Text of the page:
I would be a little worried if you never spoke for more than 5 minutes, because you cant really say much in that short a time. However, so long as you are actually talking about what the passage says, and have covered it to the extent that your listeners have understood and can do something with it, then youre probably doing fine. 20 minutes is a fine time for a sermon, and so is an hour, as long as the length is appropriate to you as a preacher, and does justice to the passage.

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A book on Solomon?

I have just recently finished working my way through a wonderful sermon series on Ecclesiastes, and I am considering moving on to look at the Song of Solomon next.

I was just pondering whether there were any books which looked at the person of Solomon, taking into account the history found in Kings and Chronicles as well as his writings in Ecclesiastes, the Song and the Proverbs. I will no doubt work my way through those things individually, but something more connective appeals to me and I’m not aware of such a thing, nor do I really know where to look.

By the by, if you know of a particularly good sermon series on the Song then give me a shout!

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Questions are where answers come from

In our training session yesterday it was pointed out that the normal approach to learning is to ask questions, and have someone who knows give you answers. The context was that this isnt how learning usually works in school. Normally the teacher who holds the knowledge is the one asking the pupils all the questions.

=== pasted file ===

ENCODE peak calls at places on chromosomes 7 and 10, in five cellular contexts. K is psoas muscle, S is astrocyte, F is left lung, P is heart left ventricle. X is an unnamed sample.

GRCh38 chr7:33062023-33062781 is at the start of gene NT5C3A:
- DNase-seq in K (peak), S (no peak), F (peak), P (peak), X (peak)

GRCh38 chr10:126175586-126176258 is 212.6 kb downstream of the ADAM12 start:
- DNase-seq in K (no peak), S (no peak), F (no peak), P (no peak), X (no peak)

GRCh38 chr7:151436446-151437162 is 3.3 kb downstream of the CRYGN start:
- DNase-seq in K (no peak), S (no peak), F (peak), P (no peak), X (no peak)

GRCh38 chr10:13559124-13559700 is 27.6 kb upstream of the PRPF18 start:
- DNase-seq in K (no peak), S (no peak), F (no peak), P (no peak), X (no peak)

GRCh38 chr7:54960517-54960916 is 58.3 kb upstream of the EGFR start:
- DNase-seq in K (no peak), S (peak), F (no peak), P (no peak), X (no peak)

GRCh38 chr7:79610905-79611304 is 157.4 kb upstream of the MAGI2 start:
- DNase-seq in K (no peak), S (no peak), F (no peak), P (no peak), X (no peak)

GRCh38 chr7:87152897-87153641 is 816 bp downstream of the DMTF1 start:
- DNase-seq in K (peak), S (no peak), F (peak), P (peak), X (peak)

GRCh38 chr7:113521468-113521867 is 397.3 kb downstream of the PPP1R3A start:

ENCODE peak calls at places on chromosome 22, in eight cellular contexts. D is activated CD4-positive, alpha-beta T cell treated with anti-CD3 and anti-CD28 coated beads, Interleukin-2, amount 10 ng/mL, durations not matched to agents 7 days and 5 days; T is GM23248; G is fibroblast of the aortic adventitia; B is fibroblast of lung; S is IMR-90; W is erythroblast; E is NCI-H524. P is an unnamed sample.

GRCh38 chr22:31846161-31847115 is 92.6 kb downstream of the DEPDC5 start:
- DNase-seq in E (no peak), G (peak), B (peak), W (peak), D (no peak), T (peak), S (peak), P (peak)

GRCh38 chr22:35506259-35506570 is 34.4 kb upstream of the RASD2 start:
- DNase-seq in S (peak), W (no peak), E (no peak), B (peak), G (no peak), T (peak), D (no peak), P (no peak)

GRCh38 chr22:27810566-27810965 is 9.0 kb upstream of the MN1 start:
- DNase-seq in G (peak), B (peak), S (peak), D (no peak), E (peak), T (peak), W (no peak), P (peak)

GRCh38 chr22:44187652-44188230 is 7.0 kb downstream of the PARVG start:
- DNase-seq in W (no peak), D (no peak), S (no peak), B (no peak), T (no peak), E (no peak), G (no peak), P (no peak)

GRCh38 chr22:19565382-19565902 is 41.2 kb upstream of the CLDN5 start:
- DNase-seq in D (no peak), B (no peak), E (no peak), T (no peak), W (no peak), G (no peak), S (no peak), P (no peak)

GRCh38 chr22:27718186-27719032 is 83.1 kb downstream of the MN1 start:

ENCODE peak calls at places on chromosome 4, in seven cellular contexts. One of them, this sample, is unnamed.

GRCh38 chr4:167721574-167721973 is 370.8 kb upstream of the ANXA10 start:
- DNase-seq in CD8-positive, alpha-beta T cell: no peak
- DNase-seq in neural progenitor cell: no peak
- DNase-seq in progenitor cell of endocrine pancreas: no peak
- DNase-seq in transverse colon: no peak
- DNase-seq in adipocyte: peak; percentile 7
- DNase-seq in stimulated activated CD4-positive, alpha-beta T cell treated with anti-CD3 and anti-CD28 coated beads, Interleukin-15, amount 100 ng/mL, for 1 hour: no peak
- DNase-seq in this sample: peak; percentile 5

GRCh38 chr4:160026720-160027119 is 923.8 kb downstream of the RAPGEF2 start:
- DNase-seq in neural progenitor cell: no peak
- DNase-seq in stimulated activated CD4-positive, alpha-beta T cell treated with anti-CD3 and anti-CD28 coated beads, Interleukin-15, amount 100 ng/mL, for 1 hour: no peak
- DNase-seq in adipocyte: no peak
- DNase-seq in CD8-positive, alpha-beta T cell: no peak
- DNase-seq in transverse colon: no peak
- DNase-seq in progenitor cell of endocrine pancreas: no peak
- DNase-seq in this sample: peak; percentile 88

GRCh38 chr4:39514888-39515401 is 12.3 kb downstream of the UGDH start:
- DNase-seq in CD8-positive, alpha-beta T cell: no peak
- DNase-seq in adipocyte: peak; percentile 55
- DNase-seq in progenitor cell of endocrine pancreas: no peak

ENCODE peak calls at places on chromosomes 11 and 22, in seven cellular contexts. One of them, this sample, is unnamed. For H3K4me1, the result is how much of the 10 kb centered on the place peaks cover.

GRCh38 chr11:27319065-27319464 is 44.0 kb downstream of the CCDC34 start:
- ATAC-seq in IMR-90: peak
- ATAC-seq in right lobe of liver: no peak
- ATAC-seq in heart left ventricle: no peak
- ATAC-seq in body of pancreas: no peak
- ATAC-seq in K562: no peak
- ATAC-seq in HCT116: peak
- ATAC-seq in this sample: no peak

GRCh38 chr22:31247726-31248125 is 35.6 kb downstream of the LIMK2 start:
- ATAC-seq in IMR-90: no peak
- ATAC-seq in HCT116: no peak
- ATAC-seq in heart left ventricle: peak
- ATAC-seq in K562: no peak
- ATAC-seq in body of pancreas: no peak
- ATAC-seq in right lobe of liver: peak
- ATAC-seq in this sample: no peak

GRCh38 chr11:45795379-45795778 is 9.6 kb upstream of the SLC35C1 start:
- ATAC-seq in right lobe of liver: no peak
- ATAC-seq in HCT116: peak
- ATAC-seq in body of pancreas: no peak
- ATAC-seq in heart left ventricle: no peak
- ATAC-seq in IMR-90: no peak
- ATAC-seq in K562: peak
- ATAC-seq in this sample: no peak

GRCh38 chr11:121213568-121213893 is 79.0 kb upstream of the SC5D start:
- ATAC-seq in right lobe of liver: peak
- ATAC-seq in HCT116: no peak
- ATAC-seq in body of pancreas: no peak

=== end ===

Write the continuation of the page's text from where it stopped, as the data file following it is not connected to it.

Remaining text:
A consequence of going through education with this rather odd approach to questions is that people often arent very good at asking them. You need to practice asking questions to discover which ones are good, which ones are useful, and which ones arent so important.

In my experience this is one of the major barriers in Bible study. Unless I read a passage and ask sensible questions about it, I will really struggle to grow in understanding. If the only thing I end up asking is what does that word mean, then I might become a walking dictionary but I wont ever understand a passage in context. If the only question I ask is what did that mean when it was written then I wont ever see what it means now and how to apply it.

Those two questions are both really good, but they are much better together, and even better along with other questions. Here are 10 questions I usually find myself asking when I study the Bible:

  1. Where is this in the Bible? (big context)
  2. Where is this in the Book? (little context)
  3. Do I understand all of the words? (basic comprehension)